Even though we can’t hold it, a stock is very much a thing that exists. A stock is a share of ownership in a company. If you own a share of Starbucks or Microsoft stock, you now own a fixed percentage of that company. (Granted, it’s a very small fraction of a percentage!)
Let’s look at another hypothetical. Imagine a company that is going to split its ownership up into ten shares. Each share represents a 10% stake in the company, and each share is selling for $100. You happen to believe in the future of this company, so you buy a share. That’s all a stock is!
Then, COVID-19 sweeps in, and everyone’s rightfully worried. Due to market pressures, the value of one share drops to $80. A bummer, but remember — that’s just how much money you’d get if you tried to sell it now. But if you’re not trying to sell your share right now, who cares?
In fact, wouldn’t it be a good time to buy a share for $80? This is one of the ways our brain plays a trick on us. When the value of an investment goes down, we assume that it will continue to go down. This is called recency bias. But, establishing a belief about whether an investment is “good” or “bad” based on price moves over a short period is a dangerously shortsighted move.
I have a hunch that you didn’t buy this share to sell it for $80, or even $120, for that matter. You bought it so that you could sell it many years from now, potentially for thousands of dollars! An investment in a business is not of the get-rich-quick variety. That’s just not how business works.
An investment in the stock market is an investment in many businesses. Business and stock market growth comes in waves — not every year can be a banner year. Some years might be negative. That’s life! (You’re telling me you haven’t ever had a weird year? I know I have. 2011.) You can’t be a successful stock market investor without knowing this into your bones. This is why you hear the same investing advice over and over: stick with it for the long haul.
As of this writing, the volatility seems to have leveled out, for now. Moving forward, who knows? But for young investors, it really doesn’t matter much. To invest in the stock market is to invest for the long-term. 10 years may be okay, but 20, 30, and 40 years is better. In the short-term, we cannot control the stock market. We cannot predict it, or make it do something it was not planning on doing. It is only reasonable to hope that it moves higher over many, many years.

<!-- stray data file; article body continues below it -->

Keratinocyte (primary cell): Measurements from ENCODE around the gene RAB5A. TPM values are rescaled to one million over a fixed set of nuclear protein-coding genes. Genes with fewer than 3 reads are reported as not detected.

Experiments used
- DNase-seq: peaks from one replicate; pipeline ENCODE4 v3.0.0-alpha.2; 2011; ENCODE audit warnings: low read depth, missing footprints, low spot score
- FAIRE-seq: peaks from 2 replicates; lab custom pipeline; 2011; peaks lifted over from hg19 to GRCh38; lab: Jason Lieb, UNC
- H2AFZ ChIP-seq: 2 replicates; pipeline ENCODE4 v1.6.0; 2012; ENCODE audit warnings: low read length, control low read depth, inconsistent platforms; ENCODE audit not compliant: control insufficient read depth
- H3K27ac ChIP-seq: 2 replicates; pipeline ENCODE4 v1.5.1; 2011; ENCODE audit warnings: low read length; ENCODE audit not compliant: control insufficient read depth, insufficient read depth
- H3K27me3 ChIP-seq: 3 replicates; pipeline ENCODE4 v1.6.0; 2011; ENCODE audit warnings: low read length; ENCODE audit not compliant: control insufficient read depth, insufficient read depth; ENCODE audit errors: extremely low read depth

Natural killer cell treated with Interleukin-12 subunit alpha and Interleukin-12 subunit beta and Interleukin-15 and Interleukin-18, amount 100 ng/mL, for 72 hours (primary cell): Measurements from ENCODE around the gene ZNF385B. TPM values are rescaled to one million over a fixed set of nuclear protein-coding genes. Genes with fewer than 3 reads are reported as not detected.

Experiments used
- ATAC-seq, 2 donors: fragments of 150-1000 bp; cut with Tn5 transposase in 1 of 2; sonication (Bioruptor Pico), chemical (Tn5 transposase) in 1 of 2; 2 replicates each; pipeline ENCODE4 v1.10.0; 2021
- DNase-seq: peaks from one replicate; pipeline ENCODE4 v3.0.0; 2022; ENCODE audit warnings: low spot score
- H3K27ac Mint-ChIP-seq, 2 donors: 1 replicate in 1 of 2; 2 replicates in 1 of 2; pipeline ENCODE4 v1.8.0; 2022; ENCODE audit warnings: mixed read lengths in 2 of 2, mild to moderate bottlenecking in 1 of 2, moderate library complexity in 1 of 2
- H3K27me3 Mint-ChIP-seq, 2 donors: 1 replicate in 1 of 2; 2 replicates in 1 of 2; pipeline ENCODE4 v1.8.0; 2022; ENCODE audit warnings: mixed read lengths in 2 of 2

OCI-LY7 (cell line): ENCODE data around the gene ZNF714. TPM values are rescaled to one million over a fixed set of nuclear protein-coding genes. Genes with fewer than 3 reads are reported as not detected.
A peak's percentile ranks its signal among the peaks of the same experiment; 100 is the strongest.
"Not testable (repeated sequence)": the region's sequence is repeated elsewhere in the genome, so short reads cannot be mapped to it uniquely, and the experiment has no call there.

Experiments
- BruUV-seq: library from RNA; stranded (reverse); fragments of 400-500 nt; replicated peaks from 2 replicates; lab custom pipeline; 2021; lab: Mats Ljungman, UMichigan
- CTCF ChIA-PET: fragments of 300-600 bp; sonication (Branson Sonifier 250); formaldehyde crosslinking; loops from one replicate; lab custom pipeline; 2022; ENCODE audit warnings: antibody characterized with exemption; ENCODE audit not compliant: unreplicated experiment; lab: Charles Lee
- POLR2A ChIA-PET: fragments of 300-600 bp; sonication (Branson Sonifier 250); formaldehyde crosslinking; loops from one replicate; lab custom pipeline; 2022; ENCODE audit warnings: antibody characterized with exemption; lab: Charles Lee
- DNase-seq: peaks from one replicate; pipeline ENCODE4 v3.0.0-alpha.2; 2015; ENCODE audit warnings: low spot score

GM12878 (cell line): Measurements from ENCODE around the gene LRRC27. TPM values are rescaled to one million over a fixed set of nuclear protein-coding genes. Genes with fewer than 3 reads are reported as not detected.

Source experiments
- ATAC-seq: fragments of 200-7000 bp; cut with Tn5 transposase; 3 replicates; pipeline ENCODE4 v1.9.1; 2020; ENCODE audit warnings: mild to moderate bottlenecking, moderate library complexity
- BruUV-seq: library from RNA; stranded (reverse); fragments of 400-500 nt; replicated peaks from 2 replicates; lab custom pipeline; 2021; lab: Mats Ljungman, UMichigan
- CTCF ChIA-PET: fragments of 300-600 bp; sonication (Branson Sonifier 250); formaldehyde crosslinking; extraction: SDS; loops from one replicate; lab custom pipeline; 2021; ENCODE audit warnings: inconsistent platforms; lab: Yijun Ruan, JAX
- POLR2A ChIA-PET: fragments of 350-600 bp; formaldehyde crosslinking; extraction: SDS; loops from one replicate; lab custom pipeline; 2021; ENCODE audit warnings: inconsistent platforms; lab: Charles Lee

Question Two: Should I keep making contributions to my retirement account?
Answer: It depends on your current financial situation.
From an investing strategy standpoint, the answer is yes. Continue to make contributions and invest no matter what the market is currently doing, because you’re in it for the long-haul.
But, investing theory is only one piece of this. You also have to consider your personal financial situation.
Your highest financial priority right now is weathering any continued economic downturn. Unfortunately, it’s hard to say just how long a recession could last. If you have any doubt about the stability of your employment or the strength of your cash reserves, turn off the retirement contributions for now, and redirect that money to an easily accessible savings account.
Why? Well, a retirement account is not all that great of a place for money that you may need in the near future. That’s because there are tax rules and penalties associated with these accounts.
At this point it is helpful to remember what a retirement account is and isn’t. I often hear people say, “my 401k is an investment,” or my “Roth IRA is my investment.” And this is so close, but not quite accurate! A 401k and a Roth IRA are not investments, but accounts. They are fancy, tax-advantaged accounts that hold investments, but they’re still just accounts.
Retirement accounts exist to give investors a tax benefit on any money saved for the future. In exchange for providing a tax benefit, the IRS has some rules as to when we can use the money. If you want to access money in a retirement account, there could be penalties, taxes, or both. Before tapping into one of these accounts, it’s a good idea to check with a tax professional.